We were enjoying a walk at the Ft. Worth Nature Refuge when Martha spotted this Tiger Beetle on a walkway. This was our first find of this species at the Nature Center. We have seen the Six-Spotted Tiger Beetle there occasionally. I know two things about this new (for us) Tiger Beetle. One, they have good vision. Two, they are wary, as the information below states. I never could get closer than about five feet and I could never get to the front or side of this bug. I shot a lot of poor quality photos, all from the rear. Every time I tried to get closer, he would fly about two to three feet. The flight distance was always about the same. I took my eye off of him for one instant, and you know the rest. I estimated his size at about 5/8 inch.
Some information about this Genus and species.......
Common Tiger Beetles, Genus Cicindela
This genus includes almost 900 of the 2600 known species of tiger beetles worldwide. Adults range tremendously in size (5-25 mm) and color and live in habitats from forest and alpine to desert grassland and ocean beaches. They occur on every continent except Antarctica and all but the most isolated oceanic islands. A great variety of soil-surface types are used as foraging habitat by adults and larvae. Adults of most species in this genus forage for food and mate in open areas with little vegetation, but some live on the floor of tropical rain forest. Others are so specialized that they occur only on cliff edges, large boulder tops, or on fallen logs in moist forest. They quickly respond to predators and danger by flying short distances, although a few are flightless.
American Tiger Beetles, Subgenus (Cicindelidia)
Confined to the Western Hemisphere, this subgenus contains perhaps 80 or more species, most of which occur in Mexico and Central America. Twenty-one of these species occur in the United States and Canada, and an additional species is hypothetical for its occurrence here. The characters of the subgenus include eyes less protruding and legs shorter than most other groups within the genus Cicindela. Many of the species expose contrasting red-brown to bright orange abdomens when their elytra are spread in flight. Most species of Cicindelidia are active as adults only during the summer.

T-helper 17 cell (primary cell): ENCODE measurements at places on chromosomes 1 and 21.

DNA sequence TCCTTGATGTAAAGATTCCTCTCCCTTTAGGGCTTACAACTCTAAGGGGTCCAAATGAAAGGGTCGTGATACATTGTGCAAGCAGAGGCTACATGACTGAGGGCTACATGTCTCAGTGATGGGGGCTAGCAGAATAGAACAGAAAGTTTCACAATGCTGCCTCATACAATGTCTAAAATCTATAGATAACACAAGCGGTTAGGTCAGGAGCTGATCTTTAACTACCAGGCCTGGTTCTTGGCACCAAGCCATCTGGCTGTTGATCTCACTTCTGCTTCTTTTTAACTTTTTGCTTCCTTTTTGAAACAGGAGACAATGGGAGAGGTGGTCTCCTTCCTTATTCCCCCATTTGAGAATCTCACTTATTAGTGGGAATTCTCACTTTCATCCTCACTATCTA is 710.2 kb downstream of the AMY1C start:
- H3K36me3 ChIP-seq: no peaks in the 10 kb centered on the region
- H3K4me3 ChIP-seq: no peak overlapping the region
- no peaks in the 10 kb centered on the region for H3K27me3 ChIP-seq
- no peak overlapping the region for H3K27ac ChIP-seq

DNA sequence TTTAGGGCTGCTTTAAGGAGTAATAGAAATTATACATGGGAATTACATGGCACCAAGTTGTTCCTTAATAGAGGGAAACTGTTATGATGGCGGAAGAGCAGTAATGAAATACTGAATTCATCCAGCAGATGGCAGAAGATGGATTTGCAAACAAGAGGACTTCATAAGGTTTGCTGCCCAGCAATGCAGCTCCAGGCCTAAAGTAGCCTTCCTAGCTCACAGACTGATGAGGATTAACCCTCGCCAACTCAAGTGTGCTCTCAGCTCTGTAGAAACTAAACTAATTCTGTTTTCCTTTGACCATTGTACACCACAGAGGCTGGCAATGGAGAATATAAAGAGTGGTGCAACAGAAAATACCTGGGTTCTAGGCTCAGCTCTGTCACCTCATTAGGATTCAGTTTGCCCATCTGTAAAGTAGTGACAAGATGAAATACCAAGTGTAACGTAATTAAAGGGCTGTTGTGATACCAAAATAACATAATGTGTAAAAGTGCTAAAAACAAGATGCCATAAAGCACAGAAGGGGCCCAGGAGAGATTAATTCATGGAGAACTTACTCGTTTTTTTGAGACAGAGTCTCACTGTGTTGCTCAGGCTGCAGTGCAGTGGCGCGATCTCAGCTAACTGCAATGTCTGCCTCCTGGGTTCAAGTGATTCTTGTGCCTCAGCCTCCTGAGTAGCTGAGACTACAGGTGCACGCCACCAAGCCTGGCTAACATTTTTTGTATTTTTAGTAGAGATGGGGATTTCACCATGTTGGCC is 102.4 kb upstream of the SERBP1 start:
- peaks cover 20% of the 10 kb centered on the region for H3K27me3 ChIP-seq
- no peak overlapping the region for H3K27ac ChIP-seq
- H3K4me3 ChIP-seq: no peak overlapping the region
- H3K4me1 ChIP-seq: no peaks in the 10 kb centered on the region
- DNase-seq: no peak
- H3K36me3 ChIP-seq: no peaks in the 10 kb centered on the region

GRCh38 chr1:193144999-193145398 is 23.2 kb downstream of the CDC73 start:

Punctured Tiger Beetle, Cicindela (Cicindelidia) punctulata
Description: Length 11-13 mm; a highly variable species, it can be black, brown, olive, or metallic green to blue-green above with maculations absent, reduced to small spots and short lines, or rarely complete. The tips of the closed elytra come to a broad point. The body is narrow, espe¬cially the thorax. Below it is metallic green, blue, and copper. Two rows of shallow but distinct pits run parallel along either side of the inner elytral edges.
Distribution and habitats: One of the most widely ranging species in North America, the Punctured Tiger Beetle in the east is found mainly in upland habitats with dry, hard-packed soils and sparse grasses present. These habitats include dusty roads, old trails, pastures, roadside ditches, strip mines, eroded gullies, city lawns, gardens, crop fields, sidewalks, parking lots, rock hillsides, sand pits, and dunes. In the west it occurs most regularly in the vicinity of water, such as the edge of rivers, lakes, marshes, irrigation ditches, temporary ponds, and alkali mud flats from lowland prairies to mountain tops.
Behavior: A solitary species in dry upland habitats of the east, it tends to be more gregarious around limited wet areas in the west. It is wary but is a weak flier with short escape flights. It is commonly attracted to lights at night. Because it so regularly occurs in agricultural areas, there is some evidence that some populations may have developed resistance to pesticides.
Seasonality: A summer active species, adults can be found from April to November, but are most active from July to august. In the southwest, summer rains limit activity to July-September. It over winters as larvae and has a one to two year life cycle.
Information taken from:
A Field Guide to the Tiger Beetles of the United States and Canada
By Pearson, Knisley, and Kazilek
For information and pricing on this book at Amazon.com, Click here.
For a great article on Missouri Tigers in the Missouri Conservationist Online, Click here.
It’s a great article about Tiger Beetles in general.
Two of my favorite blog sites for Tiger Beetles are:
Beetles in the Bush and
Click on the links
If you read this far down the post, and found it interesting and informative,
Please leave a comment. Did you follow the links? Did you enjoy them?
Troy and Martha